By Megan Anderson Posted December 30, 2019
Do you have an Active Directory® (AD) problem? You’re not alone. Many of today’s IT organizations have a love-hate relationship with AD. They appreciate what it can do for them, but bang their heads on the table when it doesn’t do what they need it to.
A study by Forbes found that by 2018, 77% of the enterprises surveyed had at least one application or a portion of their computing infrastructure in the cloud. Where originally the cloud was seen as a way to reduce costs, it now acts as the foundation for a digital business model.
The shift is intuitive and inevitable – cloud resources are helping IT organizations offload much of the work and infrastructure once needed by their predecessors. Plus, with fewer organizations enforcing a homogenous platform policy, other platforms like macOS® and Linux® are invaluable tools for many roles in an organization.
However, amidst the ever-changing nature of IT, many organizations still rely on AD as their core identity provider. This can limit productivity because trying to get a legacy service that has not adequately adapted to cloud computing is rife with hurdles. IT admins have to work around the system, leading to complications such as duplicate accounts, and having improper rights assigned to users as well as unmanaged users/systems/IT resources.
The Problem With Active Directory
When Active Directory was designed more than 20 years ago, the cloud was not widely used (in fact the term really didn’t exist, but the concepts of cloud servers and web applications were just appearing), and Windows dominated the IT scene. As such, AD was designed to manage on-prem, Windows resources above anything else.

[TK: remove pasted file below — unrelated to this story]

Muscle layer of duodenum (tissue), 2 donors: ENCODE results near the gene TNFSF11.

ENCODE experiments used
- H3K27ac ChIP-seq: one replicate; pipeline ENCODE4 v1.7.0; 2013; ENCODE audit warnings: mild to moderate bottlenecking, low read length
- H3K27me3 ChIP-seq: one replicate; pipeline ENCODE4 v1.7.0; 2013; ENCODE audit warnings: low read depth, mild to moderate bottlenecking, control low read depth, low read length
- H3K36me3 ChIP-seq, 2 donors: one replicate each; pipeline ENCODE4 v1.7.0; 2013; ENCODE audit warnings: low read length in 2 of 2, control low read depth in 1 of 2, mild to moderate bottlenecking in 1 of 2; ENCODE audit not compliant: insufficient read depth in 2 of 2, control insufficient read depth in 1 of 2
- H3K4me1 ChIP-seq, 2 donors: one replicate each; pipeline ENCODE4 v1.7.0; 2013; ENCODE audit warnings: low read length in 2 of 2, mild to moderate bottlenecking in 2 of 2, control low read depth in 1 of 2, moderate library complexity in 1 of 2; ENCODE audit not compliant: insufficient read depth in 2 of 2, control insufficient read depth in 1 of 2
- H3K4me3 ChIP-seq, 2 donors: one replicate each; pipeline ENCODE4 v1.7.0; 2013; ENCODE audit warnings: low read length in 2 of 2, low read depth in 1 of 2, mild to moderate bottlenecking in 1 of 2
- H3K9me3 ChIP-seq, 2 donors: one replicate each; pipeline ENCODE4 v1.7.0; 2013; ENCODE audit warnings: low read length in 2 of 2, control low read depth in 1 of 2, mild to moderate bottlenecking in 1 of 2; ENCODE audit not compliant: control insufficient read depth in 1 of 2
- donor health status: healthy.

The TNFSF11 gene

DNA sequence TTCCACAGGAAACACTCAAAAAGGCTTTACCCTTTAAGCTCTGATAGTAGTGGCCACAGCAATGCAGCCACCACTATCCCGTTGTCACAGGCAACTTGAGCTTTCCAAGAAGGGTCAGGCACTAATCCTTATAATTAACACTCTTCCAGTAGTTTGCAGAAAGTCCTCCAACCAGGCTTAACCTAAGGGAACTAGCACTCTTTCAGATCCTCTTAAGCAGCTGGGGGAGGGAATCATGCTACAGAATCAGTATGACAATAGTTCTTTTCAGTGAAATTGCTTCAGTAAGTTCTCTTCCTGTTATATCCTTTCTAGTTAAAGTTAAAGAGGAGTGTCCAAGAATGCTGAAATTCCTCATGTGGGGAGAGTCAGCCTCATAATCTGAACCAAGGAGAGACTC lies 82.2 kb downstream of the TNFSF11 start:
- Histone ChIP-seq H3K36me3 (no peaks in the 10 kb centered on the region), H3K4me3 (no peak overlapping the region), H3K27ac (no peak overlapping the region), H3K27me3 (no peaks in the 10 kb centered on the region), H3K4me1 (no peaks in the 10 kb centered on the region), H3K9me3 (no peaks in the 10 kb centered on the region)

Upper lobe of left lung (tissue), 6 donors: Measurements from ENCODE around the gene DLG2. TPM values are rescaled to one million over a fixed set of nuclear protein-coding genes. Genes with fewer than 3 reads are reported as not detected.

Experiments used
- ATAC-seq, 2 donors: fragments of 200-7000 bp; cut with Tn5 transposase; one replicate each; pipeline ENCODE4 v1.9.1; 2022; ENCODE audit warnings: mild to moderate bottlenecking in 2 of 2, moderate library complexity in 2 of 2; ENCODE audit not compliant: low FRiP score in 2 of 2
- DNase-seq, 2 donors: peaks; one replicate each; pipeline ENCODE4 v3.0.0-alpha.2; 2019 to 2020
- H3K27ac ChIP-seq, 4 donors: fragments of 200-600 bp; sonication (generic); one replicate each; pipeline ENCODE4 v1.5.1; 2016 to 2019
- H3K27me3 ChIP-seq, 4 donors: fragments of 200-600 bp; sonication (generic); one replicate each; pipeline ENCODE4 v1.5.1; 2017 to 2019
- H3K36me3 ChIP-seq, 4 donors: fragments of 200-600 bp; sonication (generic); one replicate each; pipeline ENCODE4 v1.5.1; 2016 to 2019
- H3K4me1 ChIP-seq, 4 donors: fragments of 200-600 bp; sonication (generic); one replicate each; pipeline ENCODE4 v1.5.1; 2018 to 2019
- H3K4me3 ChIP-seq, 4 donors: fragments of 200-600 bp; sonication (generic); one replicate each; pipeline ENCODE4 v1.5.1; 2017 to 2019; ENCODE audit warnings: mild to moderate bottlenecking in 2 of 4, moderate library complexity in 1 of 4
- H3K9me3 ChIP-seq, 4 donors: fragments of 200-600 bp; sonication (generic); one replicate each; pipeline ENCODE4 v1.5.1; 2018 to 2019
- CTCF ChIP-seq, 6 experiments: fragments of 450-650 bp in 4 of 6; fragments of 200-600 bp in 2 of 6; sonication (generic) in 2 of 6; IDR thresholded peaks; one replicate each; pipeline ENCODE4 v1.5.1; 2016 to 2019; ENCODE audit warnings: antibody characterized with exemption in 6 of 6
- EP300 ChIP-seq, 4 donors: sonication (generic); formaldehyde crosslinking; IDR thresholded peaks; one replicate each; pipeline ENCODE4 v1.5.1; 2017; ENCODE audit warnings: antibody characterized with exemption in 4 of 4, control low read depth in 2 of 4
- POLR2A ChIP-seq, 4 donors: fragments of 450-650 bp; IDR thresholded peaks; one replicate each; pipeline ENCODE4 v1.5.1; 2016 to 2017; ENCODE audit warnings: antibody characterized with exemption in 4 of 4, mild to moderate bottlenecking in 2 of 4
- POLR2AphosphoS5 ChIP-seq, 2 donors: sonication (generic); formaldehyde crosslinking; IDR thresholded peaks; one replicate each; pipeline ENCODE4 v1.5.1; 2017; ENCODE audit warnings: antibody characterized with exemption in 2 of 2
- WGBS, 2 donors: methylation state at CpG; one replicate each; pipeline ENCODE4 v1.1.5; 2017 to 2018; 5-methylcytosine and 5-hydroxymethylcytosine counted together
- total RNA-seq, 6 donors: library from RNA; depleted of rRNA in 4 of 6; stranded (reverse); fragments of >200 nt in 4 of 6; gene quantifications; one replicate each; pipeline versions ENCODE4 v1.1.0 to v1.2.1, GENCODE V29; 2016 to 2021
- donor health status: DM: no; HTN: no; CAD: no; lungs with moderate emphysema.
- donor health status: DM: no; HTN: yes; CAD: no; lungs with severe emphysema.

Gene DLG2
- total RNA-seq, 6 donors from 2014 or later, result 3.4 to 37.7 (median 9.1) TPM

However, the proliferation of virtualized servers hosted off-prem and web applications made it possible for people to work from virtually anywhere, not just in the building where the AD server is housed. As such, many enterprises moved away from Windows-exclusive, on-prem resources and started migrating to the cloud as those resources provide more flexibility at a lower cost.
Further, while Microsoft still holds the majority of the desktop computer market share, many companies allow employees to use their preferred devices and OS (Mac and Linux). This led to the introduction of workplaces with mixed-platform environments that AD isn’t built to account for.
Reimagine Active Directory
Despite the difficulties Active Directory presents in the cloud era, it doesn’t have to be stuck on the ground forever. Here are a few solutions that reimagine how AD and other directory services can work for you.
Integrate Active Directory
You can unite AD identities to a cloud-hosted directory service by leveraging authoritative, core AD credentials. A cloud-hosted directory service includes an AD Integration feature that provides bi-directional sync for passwords between AD, the cloud directory, and resources managed by the cloud directory.
AD identities can then be extended to Mac and Linux devices that were not previously bound to the directory. AD identities can also be bridged to cloud and on-prem servers and applications along with physical and virtual storage, Office 365, G Suite™, wired, and WiFi networks through RADIUS.
This tooling is ideal for people with pre-existing AD instances and an abundance of non-domain resources. AD Integration enables you to keep using AD without all the fuss so that you can dedicate more time on more important projects.
Transition Away From Active Directory
The other option is to leave AD altogether. Doing so provides many benefits that suit today’s IT environment, like increased control, security, efficiency, and a reduced cost compared to maintaining legacy, on-prem directories.
With a cloud-based directory, you don’t have to worry about the extra responsibility of maintaining a server on-prem, either, freeing up more time to focus on your enterprise’s unique goals.
A cloud-based directory is also system agnostic, so managing Mac, Linux, and Windows machines is simple. Numerous other security features protect user identities and IT admins can centrally manage identities from creation to deletion across a plethora of IT resources.